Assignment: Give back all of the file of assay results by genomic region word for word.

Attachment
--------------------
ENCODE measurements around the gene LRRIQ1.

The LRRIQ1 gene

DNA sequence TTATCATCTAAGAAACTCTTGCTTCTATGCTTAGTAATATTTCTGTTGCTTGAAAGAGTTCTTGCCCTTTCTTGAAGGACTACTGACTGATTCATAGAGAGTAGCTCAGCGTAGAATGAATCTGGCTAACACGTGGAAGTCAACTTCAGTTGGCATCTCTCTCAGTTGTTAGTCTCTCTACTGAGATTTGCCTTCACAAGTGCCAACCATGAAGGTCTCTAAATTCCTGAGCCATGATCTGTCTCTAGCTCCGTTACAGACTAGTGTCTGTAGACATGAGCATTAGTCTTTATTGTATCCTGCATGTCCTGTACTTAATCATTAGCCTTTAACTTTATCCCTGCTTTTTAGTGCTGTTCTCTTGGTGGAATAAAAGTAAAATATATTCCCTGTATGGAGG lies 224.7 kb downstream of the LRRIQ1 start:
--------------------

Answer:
ENCODE measurements around the gene LRRIQ1.

The LRRIQ1 gene

DNA sequence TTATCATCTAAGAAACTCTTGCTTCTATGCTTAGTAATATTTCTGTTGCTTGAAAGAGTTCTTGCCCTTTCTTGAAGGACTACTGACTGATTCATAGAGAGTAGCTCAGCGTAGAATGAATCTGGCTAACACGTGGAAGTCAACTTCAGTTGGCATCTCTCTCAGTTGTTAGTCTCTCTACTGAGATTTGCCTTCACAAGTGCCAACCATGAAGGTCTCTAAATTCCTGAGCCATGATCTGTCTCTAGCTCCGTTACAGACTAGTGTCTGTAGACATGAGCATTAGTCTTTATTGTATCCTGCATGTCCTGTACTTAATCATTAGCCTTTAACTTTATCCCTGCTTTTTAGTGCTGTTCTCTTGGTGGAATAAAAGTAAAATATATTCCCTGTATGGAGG lies 224.7 kb downstream of the LRRIQ1 start: